DARWAN SINGH NEGI I 39th Garhwal Rifles: Defence of Festubert

Balbir Singh Negi laments public apathy to his father’s bravery.

Written by Hamza Khan | Published: August 17, 2014 12:04 am

Amidst a rain of bullets and grenades on the night of November 23, 1914, four months after the First World War broke out, Naik Darwan Singh Negi of the 1st Battalion of 39th Garhwal Rifles, twice wounded in the head and once in the arm, pushed on to recapture trenches lost to the Germans in Festubert, France.

In what would later become a standard practice, the Garhwal battalion flanked the trench from both sides, bombing, firing and bayoneting its way in. Negi, though wounded, remained among the first to push forward in each traverse. By the time they succeeded, an injured Negi was drenched in blood from head to foot.

For his act of bravery, Negi was awarded the Victoria Cross (VC), and with this, he became the first Indian recipient of the highest gallantry award given to soldiers of the Commonwealth.

“While presenting the Victoria Cross on December 5, 1914, when King George V asked him, ‘What can I do for you?’, he simply replied that there weren’t any schools in his area and that a middle school should be started at Karanprayag (Chamoli district, Uttarakhand). The request was immediately taken up,” recalls his son Lieutenant Colonel Balbir Singh Negi (retd), 74. Why Karanprayag, which was 25 miles from his native village Kafarteer? “Karanprayag was a central town, the village wasn’t. Such was the simplicity those days,” says Balbir Singh Negi.

Apart from the Victoria Cross, a century-old parchment paper telling Naik Darwan Singh Negi his duties, a photograph of Commander in Chief of the then Indian army Field Marshal Claude Auchinleck adorning Negi with his Victoria Cross in 1948, a chapter on Negi in a coffee table book, and a handful of medals are among the family’s prized possessions. There is a Darwan Singh Negi museum in Lansdowne but it is as much about him as it is about the Garhwal Rifles, documenting its history through artefacts, photos and weapons.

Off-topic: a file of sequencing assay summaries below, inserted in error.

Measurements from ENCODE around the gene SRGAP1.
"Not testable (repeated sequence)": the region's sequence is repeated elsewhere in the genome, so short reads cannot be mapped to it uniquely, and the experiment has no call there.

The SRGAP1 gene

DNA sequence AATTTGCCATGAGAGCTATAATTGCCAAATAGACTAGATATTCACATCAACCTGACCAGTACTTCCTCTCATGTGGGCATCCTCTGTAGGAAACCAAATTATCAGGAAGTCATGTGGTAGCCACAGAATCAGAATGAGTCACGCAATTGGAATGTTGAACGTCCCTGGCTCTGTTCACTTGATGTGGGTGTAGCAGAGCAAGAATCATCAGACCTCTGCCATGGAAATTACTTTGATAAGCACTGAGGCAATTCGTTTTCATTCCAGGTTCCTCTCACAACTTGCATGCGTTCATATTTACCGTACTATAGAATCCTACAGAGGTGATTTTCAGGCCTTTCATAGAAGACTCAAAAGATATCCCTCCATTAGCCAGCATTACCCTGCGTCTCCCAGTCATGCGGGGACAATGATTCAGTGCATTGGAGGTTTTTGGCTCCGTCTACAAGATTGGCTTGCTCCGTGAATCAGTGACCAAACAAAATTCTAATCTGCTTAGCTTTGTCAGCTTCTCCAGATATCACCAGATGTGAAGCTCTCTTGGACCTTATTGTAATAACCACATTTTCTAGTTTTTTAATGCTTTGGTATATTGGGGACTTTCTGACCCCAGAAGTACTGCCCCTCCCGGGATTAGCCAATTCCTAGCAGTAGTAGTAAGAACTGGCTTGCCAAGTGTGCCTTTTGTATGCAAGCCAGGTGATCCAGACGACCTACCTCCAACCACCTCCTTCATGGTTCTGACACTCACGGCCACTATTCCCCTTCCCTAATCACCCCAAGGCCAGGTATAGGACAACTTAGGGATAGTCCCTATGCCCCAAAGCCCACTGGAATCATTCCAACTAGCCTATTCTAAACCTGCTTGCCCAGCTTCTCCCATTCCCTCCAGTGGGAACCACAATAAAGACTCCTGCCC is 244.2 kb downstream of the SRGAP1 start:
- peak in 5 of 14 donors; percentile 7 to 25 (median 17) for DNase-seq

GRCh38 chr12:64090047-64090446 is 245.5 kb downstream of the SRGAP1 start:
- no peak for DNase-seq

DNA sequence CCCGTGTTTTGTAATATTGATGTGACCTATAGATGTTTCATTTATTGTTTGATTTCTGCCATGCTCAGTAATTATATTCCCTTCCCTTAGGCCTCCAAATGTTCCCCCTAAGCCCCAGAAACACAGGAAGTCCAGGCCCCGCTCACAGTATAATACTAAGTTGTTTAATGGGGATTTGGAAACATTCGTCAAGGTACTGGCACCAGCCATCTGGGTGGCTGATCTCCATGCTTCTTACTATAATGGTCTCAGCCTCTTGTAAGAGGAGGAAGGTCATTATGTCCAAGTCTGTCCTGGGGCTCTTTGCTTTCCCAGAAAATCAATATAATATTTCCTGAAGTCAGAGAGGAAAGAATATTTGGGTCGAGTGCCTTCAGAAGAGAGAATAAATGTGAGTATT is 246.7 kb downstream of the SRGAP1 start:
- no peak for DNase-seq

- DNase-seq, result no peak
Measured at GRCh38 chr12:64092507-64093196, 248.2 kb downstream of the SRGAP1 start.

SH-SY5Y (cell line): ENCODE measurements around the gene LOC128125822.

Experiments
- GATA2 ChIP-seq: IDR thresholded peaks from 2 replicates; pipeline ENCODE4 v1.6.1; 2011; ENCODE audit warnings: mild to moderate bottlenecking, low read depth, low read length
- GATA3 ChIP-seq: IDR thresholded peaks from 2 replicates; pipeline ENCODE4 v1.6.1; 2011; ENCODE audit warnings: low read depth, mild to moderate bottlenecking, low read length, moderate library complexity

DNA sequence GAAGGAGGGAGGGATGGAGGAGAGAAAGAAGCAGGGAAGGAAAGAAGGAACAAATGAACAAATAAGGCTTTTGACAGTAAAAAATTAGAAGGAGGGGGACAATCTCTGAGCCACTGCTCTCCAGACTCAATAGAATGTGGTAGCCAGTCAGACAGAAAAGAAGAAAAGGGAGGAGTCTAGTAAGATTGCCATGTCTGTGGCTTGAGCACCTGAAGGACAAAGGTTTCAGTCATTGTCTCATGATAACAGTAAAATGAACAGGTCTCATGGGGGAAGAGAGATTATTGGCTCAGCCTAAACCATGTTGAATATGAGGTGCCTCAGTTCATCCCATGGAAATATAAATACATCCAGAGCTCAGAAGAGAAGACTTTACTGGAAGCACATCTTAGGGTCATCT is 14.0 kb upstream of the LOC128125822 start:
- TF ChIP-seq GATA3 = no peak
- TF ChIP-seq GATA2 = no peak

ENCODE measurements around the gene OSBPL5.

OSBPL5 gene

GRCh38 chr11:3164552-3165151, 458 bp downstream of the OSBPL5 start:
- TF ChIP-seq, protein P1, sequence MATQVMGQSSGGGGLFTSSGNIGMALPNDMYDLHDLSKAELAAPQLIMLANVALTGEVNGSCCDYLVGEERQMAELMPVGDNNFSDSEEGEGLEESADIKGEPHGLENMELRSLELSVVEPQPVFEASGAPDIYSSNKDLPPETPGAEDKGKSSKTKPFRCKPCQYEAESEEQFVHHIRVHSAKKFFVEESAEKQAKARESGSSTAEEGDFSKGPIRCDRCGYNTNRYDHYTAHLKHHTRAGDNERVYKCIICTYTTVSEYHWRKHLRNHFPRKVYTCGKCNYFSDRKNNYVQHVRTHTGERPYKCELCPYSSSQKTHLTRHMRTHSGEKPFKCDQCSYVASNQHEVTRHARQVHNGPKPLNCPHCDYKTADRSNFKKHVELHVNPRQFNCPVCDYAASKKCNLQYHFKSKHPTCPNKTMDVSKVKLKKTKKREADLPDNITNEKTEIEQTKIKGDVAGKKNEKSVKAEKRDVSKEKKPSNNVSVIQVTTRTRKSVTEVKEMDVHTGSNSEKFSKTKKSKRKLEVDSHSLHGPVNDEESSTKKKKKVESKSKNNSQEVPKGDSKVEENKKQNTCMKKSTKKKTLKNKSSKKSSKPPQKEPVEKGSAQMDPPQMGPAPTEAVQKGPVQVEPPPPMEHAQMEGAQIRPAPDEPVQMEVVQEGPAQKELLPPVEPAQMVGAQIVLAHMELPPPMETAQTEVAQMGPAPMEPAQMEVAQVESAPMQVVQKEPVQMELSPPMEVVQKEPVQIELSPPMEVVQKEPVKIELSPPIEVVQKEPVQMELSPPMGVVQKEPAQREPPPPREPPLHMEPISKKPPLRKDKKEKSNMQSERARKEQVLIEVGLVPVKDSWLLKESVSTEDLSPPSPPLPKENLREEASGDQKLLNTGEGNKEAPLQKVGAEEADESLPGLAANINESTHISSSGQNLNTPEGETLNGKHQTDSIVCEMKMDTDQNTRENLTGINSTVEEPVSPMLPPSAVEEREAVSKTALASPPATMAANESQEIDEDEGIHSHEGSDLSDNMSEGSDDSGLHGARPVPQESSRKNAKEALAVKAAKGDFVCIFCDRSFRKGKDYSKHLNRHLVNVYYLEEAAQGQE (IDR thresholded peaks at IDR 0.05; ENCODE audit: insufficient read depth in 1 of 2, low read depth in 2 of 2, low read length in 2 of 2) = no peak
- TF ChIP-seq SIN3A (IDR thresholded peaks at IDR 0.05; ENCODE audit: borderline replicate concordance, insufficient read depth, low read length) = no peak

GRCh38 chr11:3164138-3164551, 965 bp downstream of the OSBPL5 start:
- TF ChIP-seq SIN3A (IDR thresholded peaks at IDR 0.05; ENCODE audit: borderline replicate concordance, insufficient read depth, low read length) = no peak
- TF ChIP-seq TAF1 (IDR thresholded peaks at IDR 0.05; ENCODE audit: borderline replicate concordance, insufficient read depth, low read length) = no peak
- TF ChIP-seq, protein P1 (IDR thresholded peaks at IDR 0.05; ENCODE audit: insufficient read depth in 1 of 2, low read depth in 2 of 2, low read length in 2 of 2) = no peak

Despite his achievements, Negi did not want his three sons to join the Army, simply because “he had seen way too much destruction the Great War had caused”. So Prithvi Singh Negi became a civil servant and Dalbir Singh Negi became a professor but, Balbir Singh Negi, the youngest, was too charmed by the Army. Like his father, he joined the Garhwal Rifles (5th Battalion) and his son went on to command the 13th Battalion of the Garhwal Rifles at the Siachen glacier.

During his 34 years in the Army, he took part in “the Indo-Pak wars of 1965 and 1971, peacekeeping in Sri Lanka in 1989-1990 and Operation Bajrang in Assam, 1990,” Balbir Singh Negi says. “But as soon as I would join a war, it would become peaceful,” he chuckles.

His father, however, was humbled by the war, he says. Negi took premature retirement in 1924 and began social work, helping war widows and and opening a school in the village. He also requested the authorities to extend the road link and provide a rail link to Karanprayag. Though the former was complete before Independence, the second is yet to become a reality. “The British immensely respected him,” says Balbir Singh Negi, who now lives in Lucknow with his wife. “But the Indian government has not recognised his contributions; the Army rose to prominence the world over due to his act of valour.” Balbir Singh Negi hopes his father is given a Padma Bhushan or a Padma Shri by the government.

He also laments public apathy to his father’s illustrious career. When Negi’s native Kafarteer village was selected under the rural scheme Swarnjayanti Gram Yojana, other villages in the block objected, alleging bias in selection due to the village’s history; there were whispers of a colonial baggage. “They were so unhappy with our village’s selection that they even filed a case. Three years later, the court didn’t find anything wrong with the government’s decision to choose Kafarteer but by then, the scheme had already lapsed,” he says.

Balbir Singh Negi thinks it’s unfair that people and the government say Negi worked for the British. “The soldiers fight on the instructions of the government. In 1914, the Congress had passed a resolution extending support to the British in WWI. He performed his duty wholeheartedly.”

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